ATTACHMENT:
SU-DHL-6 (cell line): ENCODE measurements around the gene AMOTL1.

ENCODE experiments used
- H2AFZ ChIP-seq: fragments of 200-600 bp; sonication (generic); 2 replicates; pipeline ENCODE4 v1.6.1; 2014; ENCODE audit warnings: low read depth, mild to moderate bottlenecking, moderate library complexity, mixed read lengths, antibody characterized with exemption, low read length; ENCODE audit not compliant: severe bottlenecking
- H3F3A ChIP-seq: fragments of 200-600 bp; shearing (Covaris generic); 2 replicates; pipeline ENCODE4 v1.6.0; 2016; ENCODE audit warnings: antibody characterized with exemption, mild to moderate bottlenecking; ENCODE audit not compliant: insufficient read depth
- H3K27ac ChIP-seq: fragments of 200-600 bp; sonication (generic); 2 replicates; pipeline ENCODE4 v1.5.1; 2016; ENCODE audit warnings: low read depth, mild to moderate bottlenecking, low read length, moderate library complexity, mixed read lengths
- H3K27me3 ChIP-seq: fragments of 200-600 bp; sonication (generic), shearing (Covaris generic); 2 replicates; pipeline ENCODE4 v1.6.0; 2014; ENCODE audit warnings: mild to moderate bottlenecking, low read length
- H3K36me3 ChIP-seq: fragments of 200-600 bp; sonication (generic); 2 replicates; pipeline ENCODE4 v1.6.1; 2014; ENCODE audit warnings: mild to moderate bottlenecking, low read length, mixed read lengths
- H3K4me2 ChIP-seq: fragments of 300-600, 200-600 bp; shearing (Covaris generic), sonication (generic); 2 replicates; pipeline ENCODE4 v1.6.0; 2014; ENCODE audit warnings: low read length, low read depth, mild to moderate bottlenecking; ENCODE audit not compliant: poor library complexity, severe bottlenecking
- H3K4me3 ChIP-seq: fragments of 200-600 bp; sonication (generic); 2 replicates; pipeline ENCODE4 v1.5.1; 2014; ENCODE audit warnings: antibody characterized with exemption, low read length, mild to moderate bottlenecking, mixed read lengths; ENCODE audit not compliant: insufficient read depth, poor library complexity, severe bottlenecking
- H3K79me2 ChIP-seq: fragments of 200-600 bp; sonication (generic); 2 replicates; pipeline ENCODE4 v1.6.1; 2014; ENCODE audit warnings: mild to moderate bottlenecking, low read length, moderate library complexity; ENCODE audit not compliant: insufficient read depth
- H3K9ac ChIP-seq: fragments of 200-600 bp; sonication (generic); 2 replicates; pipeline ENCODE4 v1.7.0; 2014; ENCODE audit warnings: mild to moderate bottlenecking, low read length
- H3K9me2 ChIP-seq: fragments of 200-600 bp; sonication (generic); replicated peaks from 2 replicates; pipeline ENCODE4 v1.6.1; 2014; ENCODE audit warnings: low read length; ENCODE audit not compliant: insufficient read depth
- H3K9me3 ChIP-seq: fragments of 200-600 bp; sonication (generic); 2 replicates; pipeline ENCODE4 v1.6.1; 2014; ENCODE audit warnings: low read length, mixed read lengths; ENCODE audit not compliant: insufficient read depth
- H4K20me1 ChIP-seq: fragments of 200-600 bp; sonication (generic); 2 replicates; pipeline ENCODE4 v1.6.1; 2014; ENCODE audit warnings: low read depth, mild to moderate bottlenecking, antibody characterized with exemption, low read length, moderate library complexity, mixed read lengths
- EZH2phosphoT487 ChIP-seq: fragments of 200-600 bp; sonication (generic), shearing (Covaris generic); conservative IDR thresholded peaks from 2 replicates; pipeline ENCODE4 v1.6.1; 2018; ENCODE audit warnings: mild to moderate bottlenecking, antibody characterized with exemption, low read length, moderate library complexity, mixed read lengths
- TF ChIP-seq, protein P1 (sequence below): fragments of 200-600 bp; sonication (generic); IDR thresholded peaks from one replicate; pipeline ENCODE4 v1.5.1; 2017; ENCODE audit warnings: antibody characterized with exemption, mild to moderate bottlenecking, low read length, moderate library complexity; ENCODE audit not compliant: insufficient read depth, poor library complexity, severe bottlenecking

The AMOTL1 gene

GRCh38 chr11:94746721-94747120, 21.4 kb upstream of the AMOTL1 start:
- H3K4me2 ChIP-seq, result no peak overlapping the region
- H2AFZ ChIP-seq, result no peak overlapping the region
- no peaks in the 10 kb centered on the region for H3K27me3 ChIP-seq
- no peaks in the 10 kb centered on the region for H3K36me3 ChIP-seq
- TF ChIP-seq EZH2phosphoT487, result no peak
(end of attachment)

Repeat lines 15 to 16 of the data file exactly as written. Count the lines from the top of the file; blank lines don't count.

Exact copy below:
- EZH2phosphoT487 ChIP-seq: fragments of 200-600 bp; sonication (generic), shearing (Covaris generic); conservative IDR thresholded peaks from 2 replicates; pipeline ENCODE4 v1.6.1; 2018; ENCODE audit warnings: mild to moderate bottlenecking, antibody characterized with exemption, low read length, moderate library complexity, mixed read lengths
- TF ChIP-seq, protein P1 (sequence below): fragments of 200-600 bp; sonication (generic); IDR thresholded peaks from one replicate; pipeline ENCODE4 v1.5.1; 2017; ENCODE audit warnings: antibody characterized with exemption, mild to moderate bottlenecking, low read length, moderate library complexity; ENCODE audit not compliant: insufficient read depth, poor library complexity, severe bottlenecking